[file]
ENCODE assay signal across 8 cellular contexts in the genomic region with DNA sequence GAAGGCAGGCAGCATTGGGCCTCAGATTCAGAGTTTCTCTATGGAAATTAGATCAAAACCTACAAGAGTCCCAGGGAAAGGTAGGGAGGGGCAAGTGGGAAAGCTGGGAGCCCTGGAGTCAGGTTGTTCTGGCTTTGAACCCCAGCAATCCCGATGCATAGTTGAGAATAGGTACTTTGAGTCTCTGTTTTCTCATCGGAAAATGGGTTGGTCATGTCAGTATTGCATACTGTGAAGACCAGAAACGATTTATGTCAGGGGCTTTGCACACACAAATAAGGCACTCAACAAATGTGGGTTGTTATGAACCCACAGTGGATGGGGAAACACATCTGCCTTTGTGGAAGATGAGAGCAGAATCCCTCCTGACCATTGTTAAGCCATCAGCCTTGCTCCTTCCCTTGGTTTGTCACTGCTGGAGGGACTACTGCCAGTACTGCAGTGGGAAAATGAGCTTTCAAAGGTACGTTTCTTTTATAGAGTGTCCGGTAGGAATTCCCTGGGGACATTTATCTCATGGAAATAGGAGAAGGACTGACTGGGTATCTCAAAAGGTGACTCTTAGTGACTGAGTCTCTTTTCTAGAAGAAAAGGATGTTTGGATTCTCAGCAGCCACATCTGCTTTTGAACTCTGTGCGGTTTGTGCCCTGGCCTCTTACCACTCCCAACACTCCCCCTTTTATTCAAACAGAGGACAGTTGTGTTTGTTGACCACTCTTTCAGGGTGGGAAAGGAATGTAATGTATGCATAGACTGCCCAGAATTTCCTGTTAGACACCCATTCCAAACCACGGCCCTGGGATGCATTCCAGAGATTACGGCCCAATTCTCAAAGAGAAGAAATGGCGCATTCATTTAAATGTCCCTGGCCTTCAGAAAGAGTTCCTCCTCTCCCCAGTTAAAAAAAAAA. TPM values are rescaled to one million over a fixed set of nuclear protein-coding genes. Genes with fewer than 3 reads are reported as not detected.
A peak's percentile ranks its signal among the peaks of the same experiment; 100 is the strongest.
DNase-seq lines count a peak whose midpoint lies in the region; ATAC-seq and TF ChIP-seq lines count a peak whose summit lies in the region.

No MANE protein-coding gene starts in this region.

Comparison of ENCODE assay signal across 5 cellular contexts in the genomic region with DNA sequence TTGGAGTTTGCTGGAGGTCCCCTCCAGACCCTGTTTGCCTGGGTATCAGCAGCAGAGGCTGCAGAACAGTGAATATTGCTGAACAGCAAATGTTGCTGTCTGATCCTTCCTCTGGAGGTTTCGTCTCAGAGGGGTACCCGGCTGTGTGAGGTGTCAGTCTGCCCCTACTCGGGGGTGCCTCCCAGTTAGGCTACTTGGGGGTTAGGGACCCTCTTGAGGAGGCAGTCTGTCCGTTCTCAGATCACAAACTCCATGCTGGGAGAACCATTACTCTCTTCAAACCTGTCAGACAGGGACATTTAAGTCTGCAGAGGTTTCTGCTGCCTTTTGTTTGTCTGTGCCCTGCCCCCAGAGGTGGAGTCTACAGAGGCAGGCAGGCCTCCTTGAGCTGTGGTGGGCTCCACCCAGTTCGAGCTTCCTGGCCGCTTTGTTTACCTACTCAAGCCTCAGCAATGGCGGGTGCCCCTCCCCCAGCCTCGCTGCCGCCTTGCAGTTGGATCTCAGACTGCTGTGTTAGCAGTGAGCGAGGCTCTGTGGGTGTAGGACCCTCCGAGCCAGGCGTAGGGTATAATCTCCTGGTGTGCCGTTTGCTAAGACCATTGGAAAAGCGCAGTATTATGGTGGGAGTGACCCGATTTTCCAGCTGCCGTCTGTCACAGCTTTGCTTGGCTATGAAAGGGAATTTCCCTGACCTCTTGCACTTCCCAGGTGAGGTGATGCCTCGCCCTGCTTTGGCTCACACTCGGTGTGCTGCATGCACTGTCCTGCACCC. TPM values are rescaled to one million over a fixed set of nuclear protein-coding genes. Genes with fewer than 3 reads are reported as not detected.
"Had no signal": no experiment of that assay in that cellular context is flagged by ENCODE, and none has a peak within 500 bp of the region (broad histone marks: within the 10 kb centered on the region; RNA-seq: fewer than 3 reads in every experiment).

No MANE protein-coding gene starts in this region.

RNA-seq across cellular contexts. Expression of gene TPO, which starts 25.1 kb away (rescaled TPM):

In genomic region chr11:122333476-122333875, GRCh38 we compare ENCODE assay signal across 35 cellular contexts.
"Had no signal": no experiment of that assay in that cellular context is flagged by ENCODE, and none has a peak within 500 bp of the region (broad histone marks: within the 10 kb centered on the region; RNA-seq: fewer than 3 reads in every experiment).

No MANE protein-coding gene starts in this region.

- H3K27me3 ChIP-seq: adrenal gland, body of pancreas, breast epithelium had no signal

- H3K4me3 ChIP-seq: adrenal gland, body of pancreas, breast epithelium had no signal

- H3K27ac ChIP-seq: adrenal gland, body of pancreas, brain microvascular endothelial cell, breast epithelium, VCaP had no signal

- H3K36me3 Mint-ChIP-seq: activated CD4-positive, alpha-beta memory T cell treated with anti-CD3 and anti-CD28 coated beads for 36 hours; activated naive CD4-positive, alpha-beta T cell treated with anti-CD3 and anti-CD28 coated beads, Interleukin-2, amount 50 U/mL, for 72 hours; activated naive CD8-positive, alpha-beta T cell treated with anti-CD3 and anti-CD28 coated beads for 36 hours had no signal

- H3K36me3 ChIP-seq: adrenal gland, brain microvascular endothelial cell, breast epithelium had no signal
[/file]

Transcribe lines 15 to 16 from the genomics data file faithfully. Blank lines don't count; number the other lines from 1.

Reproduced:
- H3K36me3 Mint-ChIP-seq: activated CD4-positive, alpha-beta memory T cell treated with anti-CD3 and anti-CD28 coated beads for 36 hours; activated naive CD4-positive, alpha-beta T cell treated with anti-CD3 and anti-CD28 coated beads, Interleukin-2, amount 50 U/mL, for 72 hours; activated naive CD8-positive, alpha-beta T cell treated with anti-CD3 and anti-CD28 coated beads for 36 hours had no signal

- H3K36me3 ChIP-seq: adrenal gland, brain microvascular endothelial cell, breast epithelium had no signal